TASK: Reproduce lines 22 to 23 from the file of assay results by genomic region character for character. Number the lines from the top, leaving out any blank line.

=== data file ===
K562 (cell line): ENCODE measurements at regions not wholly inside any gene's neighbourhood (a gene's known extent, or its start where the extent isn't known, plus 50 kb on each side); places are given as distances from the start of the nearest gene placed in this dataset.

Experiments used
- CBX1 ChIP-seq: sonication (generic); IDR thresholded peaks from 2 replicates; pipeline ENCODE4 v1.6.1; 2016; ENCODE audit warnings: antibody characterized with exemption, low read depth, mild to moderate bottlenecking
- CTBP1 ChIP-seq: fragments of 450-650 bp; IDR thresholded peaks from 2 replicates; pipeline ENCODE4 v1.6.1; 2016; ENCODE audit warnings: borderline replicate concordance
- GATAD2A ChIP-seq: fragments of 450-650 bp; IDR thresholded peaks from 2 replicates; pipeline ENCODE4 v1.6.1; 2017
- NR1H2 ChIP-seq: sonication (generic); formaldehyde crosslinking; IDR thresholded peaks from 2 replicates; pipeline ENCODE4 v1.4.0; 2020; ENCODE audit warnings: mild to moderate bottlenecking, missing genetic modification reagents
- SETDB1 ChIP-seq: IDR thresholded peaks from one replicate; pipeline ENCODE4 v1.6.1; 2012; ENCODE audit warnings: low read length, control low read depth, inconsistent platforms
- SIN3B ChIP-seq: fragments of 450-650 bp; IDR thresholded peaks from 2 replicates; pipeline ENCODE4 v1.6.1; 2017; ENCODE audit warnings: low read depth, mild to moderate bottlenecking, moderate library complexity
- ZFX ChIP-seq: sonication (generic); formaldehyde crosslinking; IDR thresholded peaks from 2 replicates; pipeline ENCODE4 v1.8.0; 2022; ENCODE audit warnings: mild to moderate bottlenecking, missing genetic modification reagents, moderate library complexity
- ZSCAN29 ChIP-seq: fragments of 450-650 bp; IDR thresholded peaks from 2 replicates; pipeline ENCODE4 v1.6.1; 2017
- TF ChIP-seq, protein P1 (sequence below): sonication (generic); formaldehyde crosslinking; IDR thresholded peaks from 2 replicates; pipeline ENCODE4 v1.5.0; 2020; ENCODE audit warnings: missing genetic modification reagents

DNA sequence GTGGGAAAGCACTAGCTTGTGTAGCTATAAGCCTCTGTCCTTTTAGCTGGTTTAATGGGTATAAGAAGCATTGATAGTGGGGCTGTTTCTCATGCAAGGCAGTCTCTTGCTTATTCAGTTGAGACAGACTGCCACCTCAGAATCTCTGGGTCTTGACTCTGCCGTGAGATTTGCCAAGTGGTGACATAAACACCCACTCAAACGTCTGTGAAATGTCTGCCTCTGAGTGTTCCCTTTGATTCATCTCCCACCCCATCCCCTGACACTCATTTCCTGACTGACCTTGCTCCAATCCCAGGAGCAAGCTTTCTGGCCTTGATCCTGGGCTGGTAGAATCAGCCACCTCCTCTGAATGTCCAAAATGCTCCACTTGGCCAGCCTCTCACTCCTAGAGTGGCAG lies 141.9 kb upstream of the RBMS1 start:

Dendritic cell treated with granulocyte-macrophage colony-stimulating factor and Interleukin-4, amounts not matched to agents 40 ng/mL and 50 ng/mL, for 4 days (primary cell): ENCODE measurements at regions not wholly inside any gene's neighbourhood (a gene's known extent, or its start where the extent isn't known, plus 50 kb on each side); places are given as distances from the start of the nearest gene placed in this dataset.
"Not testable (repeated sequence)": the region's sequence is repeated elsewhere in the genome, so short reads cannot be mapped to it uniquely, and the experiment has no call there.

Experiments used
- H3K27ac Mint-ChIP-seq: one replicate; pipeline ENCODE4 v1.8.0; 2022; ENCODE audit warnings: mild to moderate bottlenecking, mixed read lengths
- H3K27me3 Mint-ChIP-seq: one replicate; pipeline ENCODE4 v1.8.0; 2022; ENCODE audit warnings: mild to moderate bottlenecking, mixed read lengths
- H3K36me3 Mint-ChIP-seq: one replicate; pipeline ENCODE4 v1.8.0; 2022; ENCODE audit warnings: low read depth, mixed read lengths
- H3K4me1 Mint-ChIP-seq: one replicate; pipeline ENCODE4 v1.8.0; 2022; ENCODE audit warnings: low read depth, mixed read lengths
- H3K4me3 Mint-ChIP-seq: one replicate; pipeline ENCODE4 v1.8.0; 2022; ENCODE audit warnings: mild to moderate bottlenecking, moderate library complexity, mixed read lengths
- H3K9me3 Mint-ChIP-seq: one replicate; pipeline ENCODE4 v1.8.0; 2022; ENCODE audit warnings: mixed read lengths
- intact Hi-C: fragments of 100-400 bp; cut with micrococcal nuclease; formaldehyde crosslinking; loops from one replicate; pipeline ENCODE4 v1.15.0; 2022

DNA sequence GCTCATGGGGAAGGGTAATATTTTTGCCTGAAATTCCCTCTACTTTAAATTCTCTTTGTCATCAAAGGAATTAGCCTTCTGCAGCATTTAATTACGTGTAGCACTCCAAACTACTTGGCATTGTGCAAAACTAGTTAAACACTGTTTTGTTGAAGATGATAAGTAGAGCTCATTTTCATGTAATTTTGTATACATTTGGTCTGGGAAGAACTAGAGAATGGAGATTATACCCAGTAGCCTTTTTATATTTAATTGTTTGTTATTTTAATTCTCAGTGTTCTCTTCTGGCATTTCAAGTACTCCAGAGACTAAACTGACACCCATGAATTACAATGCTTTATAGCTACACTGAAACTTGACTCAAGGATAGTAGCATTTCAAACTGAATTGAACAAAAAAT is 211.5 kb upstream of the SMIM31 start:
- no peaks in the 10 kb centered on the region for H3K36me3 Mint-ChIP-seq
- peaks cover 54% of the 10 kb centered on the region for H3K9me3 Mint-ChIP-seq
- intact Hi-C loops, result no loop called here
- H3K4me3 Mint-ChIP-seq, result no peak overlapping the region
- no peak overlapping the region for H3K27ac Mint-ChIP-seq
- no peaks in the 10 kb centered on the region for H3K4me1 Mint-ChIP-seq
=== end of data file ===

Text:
- intact Hi-C: fragments of 100-400 bp; cut with micrococcal nuclease; formaldehyde crosslinking; loops from one replicate; pipeline ENCODE4 v1.15.0; 2022

DNA sequence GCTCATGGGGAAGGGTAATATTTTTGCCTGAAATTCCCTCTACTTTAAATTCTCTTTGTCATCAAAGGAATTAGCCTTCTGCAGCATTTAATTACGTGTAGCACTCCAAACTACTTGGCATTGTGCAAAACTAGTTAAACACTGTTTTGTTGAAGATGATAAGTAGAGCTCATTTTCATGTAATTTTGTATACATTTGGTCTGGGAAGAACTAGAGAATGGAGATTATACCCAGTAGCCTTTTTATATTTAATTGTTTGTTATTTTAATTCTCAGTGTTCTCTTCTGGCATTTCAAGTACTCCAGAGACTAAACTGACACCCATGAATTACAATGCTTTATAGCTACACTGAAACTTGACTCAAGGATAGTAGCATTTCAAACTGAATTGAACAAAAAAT is 211.5 kb upstream of the SMIM31 start: